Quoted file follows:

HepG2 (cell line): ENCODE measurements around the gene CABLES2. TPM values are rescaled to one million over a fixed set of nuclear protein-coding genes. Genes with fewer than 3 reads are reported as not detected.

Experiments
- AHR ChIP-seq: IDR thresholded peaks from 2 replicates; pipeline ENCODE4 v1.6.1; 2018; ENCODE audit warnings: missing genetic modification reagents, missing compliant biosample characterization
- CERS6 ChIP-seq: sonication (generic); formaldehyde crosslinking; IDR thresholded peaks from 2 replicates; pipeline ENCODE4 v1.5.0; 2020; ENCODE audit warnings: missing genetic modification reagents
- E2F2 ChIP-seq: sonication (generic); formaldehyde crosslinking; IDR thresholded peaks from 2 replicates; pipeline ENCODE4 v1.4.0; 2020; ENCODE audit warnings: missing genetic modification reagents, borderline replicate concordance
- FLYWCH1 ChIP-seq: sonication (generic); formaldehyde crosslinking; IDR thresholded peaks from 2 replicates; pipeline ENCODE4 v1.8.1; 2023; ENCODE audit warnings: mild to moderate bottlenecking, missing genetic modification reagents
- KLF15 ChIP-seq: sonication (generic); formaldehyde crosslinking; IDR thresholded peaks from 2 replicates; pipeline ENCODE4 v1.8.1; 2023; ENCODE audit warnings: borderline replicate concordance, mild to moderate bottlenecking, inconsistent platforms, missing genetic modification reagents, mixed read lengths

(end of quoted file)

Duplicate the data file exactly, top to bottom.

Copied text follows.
HepG2 (cell line): ENCODE measurements around the gene CABLES2. TPM values are rescaled to one million over a fixed set of nuclear protein-coding genes. Genes with fewer than 3 reads are reported as not detected.

Experiments
- AHR ChIP-seq: IDR thresholded peaks from 2 replicates; pipeline ENCODE4 v1.6.1; 2018; ENCODE audit warnings: missing genetic modification reagents, missing compliant biosample characterization
- CERS6 ChIP-seq: sonication (generic); formaldehyde crosslinking; IDR thresholded peaks from 2 replicates; pipeline ENCODE4 v1.5.0; 2020; ENCODE audit warnings: missing genetic modification reagents
- E2F2 ChIP-seq: sonication (generic); formaldehyde crosslinking; IDR thresholded peaks from 2 replicates; pipeline ENCODE4 v1.4.0; 2020; ENCODE audit warnings: missing genetic modification reagents, borderline replicate concordance
- FLYWCH1 ChIP-seq: sonication (generic); formaldehyde crosslinking; IDR thresholded peaks from 2 replicates; pipeline ENCODE4 v1.8.1; 2023; ENCODE audit warnings: mild to moderate bottlenecking, missing genetic modification reagents
- KLF15 ChIP-seq: sonication (generic); formaldehyde crosslinking; IDR thresholded peaks from 2 replicates; pipeline ENCODE4 v1.8.1; 2023; ENCODE audit warnings: borderline replicate concordance, mild to moderate bottlenecking, inconsistent platforms, missing genetic modification reagents, mixed read lengths